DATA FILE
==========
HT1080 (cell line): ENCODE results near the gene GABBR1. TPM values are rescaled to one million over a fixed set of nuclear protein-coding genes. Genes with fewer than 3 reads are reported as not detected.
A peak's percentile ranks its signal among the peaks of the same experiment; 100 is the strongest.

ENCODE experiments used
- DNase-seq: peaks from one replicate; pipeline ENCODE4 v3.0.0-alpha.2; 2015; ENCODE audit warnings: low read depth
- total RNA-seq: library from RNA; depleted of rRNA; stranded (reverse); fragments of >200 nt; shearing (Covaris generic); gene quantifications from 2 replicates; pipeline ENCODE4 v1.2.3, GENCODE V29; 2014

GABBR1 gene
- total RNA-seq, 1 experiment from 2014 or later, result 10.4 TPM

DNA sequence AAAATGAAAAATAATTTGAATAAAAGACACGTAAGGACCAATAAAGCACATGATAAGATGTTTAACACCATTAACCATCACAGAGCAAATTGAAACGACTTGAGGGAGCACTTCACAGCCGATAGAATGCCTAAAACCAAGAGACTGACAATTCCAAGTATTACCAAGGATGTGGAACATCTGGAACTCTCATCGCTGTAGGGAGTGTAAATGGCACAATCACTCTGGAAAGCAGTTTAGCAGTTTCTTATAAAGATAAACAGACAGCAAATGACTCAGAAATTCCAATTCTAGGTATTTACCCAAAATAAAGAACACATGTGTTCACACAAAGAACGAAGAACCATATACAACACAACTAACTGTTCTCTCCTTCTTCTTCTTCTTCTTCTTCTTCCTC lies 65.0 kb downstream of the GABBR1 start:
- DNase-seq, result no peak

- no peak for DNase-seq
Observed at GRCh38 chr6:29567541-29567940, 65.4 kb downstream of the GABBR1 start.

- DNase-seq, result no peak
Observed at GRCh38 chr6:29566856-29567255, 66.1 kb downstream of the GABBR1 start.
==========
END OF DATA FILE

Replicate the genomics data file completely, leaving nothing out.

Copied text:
HT1080 (cell line): ENCODE results near the gene GABBR1. TPM values are rescaled to one million over a fixed set of nuclear protein-coding genes. Genes with fewer than 3 reads are reported as not detected.
A peak's percentile ranks its signal among the peaks of the same experiment; 100 is the strongest.

ENCODE experiments used
- DNase-seq: peaks from one replicate; pipeline ENCODE4 v3.0.0-alpha.2; 2015; ENCODE audit warnings: low read depth
- total RNA-seq: library from RNA; depleted of rRNA; stranded (reverse); fragments of >200 nt; shearing (Covaris generic); gene quantifications from 2 replicates; pipeline ENCODE4 v1.2.3, GENCODE V29; 2014

GABBR1 gene
- total RNA-seq, 1 experiment from 2014 or later, result 10.4 TPM

DNA sequence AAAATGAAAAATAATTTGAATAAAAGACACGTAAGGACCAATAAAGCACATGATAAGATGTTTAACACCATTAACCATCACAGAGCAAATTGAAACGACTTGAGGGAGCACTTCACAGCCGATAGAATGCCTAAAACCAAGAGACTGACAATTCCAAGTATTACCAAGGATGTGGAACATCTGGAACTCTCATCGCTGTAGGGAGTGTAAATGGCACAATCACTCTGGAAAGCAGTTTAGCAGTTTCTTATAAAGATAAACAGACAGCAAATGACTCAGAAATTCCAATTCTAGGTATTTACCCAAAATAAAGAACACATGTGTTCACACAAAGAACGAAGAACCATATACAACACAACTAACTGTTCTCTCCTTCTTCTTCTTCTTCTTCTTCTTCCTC lies 65.0 kb downstream of the GABBR1 start:
- DNase-seq, result no peak

- no peak for DNase-seq
Observed at GRCh38 chr6:29567541-29567940, 65.4 kb downstream of the GABBR1 start.

- DNase-seq, result no peak
Observed at GRCh38 chr6:29566856-29567255, 66.1 kb downstream of the GABBR1 start.